litigation advantage. In a case where (a) the failure can be seen to be neither serious
nor significant, (b) where a good reason is demonstrated, or (c) where it is otherwise
obvious that relief from sanctions is appropriate, parties should agree that relief from
sanctions be granted without the need for further costs to be expended in satellite
litigation. The parties should in any event be ready to agree limited but reasonable
extensions of time up to 28 days as envisaged by the new rule 3.8(4).”

THE SOLUTION 3: THE COURTS WILL “PENALISE OPPORTUNISM”

“43. The court will be more ready in the future to penalise opportunism. The duty of care
owed by a legal representative to his client takes account of the fact that litigants are
required to help the court to further the overriding objective. Representatives should
bear this important obligation to the court in mind when considering whether to
advise their clients to adopt an uncooperative attitude in unreasonably refusing to
agree extensions of time and in unreasonably opposing applications for relief from
sanctions. It is as unacceptable for a party to try to take advantage of a minor
inadvertent error, as it is for rules, orders and practice directions to be breached in the
first place. Heavy costs sanctions should, therefore, be imposed on parties who
behave unreasonably in refusing to agree extensions of time or unreasonably oppose
applications for relief from sanctions. An order to pay the costs of the application
under rule 3.9 may not always be sufficient. The court can, in an appropriate case,
also record in its order that the opposition to the relief application was unreasonable
conduct to be taken into account under CPR rule 44.11 when costs are dealt with at
the end of the case. If the offending party ultimately wins, the court may make a
substantial reduction in its costs recovery on grounds of conduct under rule 44.11. If
the offending party ultimately loses, then its conduct may be a good reason to order it
to pay indemnity costs. Such an order would free the winning party from the
operation of CPR rule 3.18 in relation to its costs budget.”

A CLOSE LOOK AT THE COSTS PENALTIES THAT THE COURT CAN IMPOSE IF A PARTY UNREASONABLY OPPOSES RELIEF FROM SANCTIONS

I make no apologies for isolating out these issues.

  • Heavy costs sanction should  be imposed on parties who behave unreasonably in refusing to agree extensions of time or unreasonably oppose applications for relief from sanctions.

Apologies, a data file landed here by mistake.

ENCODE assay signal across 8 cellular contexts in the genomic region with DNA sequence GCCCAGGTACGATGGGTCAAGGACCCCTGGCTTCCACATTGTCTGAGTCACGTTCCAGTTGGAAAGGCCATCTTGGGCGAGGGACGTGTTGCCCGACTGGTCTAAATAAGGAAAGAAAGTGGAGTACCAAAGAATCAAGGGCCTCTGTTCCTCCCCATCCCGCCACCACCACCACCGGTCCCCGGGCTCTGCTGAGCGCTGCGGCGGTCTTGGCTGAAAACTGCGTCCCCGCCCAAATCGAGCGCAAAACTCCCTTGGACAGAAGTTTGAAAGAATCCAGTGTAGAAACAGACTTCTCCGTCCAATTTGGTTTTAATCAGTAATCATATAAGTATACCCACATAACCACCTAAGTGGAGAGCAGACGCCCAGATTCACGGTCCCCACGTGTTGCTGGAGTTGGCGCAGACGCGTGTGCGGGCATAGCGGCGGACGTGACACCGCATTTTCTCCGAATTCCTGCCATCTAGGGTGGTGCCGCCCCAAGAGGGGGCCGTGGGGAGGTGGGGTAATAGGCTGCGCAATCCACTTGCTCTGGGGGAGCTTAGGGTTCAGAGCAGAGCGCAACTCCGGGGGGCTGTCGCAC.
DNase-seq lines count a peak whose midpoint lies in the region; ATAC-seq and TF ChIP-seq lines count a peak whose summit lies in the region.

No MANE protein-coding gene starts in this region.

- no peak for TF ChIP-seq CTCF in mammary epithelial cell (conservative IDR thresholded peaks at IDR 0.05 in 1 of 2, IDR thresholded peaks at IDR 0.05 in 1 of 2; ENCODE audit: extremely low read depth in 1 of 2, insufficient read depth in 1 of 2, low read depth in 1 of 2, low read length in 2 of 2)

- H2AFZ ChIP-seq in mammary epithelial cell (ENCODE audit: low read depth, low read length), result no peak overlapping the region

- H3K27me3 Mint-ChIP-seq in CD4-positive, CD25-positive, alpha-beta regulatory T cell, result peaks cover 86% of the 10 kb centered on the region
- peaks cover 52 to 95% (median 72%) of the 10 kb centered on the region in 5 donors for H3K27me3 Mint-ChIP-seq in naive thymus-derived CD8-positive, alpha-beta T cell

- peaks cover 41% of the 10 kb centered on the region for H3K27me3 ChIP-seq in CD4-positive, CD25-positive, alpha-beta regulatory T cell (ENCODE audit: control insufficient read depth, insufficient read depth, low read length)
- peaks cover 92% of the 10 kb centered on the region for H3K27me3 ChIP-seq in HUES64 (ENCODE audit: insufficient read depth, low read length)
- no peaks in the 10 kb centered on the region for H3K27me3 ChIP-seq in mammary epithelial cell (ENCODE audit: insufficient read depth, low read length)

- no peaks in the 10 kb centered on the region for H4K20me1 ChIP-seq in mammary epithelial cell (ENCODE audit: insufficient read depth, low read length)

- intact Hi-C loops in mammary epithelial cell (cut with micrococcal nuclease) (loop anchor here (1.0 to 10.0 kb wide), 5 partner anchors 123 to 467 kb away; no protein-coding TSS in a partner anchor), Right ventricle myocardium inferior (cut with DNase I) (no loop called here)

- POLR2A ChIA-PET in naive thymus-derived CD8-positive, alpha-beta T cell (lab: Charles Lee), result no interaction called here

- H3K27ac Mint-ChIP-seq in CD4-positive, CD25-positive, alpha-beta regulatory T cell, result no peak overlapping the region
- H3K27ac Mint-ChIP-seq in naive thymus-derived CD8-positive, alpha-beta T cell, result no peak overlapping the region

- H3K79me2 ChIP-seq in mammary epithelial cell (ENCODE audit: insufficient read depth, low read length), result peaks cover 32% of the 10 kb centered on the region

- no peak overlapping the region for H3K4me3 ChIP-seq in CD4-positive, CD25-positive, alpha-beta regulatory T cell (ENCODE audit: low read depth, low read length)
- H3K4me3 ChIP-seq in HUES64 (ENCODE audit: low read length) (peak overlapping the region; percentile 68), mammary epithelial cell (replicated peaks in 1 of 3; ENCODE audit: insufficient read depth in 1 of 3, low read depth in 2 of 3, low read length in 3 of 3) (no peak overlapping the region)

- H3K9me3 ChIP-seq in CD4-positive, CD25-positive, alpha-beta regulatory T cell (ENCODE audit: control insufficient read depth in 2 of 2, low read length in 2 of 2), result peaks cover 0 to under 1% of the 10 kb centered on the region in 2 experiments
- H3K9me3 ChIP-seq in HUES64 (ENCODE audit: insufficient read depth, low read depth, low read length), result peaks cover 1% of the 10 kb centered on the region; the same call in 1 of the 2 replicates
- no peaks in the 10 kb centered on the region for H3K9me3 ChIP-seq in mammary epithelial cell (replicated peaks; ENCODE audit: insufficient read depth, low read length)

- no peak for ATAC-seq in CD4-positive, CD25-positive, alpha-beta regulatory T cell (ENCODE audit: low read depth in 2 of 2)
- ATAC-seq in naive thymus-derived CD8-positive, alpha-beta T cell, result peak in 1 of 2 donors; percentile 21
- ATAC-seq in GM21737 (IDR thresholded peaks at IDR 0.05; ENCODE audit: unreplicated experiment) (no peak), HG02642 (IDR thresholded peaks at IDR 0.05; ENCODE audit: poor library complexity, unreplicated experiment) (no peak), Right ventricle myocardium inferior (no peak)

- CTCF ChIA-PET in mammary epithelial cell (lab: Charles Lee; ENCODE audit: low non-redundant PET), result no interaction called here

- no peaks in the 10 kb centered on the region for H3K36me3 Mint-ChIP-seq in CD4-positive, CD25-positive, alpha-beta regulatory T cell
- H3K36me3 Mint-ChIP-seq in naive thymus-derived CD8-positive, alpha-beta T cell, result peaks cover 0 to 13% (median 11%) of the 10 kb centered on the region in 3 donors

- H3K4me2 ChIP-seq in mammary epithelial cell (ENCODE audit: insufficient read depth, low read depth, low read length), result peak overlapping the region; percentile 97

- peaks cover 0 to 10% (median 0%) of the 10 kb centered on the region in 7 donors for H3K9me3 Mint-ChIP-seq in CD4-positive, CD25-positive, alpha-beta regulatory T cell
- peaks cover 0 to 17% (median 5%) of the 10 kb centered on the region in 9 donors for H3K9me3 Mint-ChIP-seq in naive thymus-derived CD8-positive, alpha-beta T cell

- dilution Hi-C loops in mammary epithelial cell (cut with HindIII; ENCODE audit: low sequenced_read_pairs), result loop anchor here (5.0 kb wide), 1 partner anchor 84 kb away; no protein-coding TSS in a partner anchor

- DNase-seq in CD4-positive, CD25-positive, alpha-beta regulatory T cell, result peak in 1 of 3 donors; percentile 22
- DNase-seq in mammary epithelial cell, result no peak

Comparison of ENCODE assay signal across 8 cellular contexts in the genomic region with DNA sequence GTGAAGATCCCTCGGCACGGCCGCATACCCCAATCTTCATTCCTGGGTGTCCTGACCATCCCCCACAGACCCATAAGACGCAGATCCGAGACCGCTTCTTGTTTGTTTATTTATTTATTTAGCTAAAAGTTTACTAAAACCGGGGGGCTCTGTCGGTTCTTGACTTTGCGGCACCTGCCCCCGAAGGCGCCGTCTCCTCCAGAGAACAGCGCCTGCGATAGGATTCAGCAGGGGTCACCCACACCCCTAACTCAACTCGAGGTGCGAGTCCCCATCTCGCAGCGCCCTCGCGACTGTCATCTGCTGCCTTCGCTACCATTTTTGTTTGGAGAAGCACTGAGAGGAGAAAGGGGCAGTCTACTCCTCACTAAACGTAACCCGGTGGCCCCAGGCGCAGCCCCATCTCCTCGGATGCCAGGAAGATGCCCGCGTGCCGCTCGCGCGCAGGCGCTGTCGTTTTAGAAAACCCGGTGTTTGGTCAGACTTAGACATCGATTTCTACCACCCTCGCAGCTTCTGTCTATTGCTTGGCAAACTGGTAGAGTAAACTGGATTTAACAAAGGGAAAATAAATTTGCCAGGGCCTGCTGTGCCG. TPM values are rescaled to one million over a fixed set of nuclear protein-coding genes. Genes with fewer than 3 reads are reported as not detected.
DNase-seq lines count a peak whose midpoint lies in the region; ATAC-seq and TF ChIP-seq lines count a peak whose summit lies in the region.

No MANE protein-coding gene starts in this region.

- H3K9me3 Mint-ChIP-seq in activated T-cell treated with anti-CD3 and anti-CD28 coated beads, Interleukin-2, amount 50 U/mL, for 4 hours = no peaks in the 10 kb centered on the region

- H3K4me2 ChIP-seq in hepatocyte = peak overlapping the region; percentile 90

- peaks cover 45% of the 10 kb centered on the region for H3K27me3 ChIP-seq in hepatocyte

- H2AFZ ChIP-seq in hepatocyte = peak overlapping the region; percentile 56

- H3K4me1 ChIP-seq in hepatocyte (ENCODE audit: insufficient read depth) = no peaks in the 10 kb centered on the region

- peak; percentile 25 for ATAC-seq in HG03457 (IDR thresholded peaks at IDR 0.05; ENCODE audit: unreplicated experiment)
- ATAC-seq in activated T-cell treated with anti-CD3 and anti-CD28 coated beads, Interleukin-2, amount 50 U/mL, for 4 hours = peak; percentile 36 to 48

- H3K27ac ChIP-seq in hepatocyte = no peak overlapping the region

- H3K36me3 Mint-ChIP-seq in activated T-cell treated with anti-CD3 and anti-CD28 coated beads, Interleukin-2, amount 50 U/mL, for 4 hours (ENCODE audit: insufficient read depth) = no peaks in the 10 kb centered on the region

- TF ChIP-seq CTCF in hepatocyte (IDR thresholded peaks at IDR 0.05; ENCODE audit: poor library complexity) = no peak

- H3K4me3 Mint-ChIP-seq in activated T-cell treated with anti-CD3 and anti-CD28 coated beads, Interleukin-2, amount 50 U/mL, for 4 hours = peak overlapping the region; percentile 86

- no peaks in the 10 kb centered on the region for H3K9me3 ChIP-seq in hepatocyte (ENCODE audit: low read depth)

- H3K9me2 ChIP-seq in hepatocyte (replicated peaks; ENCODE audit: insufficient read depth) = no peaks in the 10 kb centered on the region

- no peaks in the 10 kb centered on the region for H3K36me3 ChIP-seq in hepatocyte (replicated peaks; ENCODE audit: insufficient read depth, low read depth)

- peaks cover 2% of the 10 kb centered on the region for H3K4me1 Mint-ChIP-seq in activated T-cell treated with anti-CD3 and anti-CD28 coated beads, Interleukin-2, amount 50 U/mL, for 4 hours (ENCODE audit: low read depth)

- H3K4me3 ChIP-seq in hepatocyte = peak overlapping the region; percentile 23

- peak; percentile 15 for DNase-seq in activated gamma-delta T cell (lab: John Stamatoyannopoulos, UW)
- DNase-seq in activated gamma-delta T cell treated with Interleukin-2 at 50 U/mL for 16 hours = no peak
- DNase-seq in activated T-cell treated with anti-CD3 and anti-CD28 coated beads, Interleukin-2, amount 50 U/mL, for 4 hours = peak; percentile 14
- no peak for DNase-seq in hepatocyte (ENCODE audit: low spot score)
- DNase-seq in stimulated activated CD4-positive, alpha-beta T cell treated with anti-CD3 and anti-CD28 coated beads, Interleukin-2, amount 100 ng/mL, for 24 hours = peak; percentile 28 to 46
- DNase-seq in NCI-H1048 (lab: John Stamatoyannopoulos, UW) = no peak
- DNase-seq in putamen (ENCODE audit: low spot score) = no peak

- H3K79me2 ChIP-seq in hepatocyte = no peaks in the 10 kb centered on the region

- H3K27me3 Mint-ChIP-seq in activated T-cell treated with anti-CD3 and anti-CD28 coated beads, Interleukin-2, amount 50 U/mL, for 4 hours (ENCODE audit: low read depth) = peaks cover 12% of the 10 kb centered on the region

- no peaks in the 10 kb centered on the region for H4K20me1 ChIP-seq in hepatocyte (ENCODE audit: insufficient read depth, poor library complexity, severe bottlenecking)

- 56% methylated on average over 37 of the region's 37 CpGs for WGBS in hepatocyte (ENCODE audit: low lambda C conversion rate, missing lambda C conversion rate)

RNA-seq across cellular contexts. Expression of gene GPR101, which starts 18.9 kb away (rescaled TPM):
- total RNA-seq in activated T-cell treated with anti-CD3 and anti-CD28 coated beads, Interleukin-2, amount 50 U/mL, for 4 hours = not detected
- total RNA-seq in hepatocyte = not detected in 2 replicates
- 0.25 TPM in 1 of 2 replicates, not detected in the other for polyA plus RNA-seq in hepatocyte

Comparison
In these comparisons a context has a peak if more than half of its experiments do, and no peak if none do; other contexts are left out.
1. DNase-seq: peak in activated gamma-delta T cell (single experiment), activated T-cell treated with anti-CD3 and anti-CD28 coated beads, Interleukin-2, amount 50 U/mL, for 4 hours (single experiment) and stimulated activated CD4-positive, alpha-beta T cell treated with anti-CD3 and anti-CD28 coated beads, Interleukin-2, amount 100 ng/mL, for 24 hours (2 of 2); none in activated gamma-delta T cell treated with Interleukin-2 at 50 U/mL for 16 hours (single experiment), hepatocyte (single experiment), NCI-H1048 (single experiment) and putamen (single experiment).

• An order that the party, unreasonably opposing, should pay the costs of 3.9 application may not be sufficient.
  • The court can record in its order that the opposition to the relief application was unreasonable conduct to be taken into account under CPR r.44.11 when costs are dealt with at the end of the case.
  • If the offending party wins it may suffer a “substantial reduction” in its costs recovery on grounds of conduct under rule 44.11.
  • If the offending party loses then its conduct may be a good reason to order it to pay indemnity costs.
  • Such an order would free the winning party from the operation of CPR 3.18 in relation to its costs budget.

Note, in particular, the use of the word “should”. This appears almost mandatory.

SO YOU HAVE TO PICK YOUR BATTLES CAREFULLY

We are now in a world where a party, not in default, can end up paying the costs of an application by a party in default and, thereafter, be heavily penalised for taking the point.

This is worth repeating and emphasising.

We are now in a world where a party, not in default, can end up paying the costs of an application by the party in default and, thereafter, be heavily penalised in costs for taking the point.

It is important, therefore, that opposition to an application for relief from sanctions is considered with considerable care. Every litigator (whether in default or not) has to know the principles set out above and in the first three articles in this series.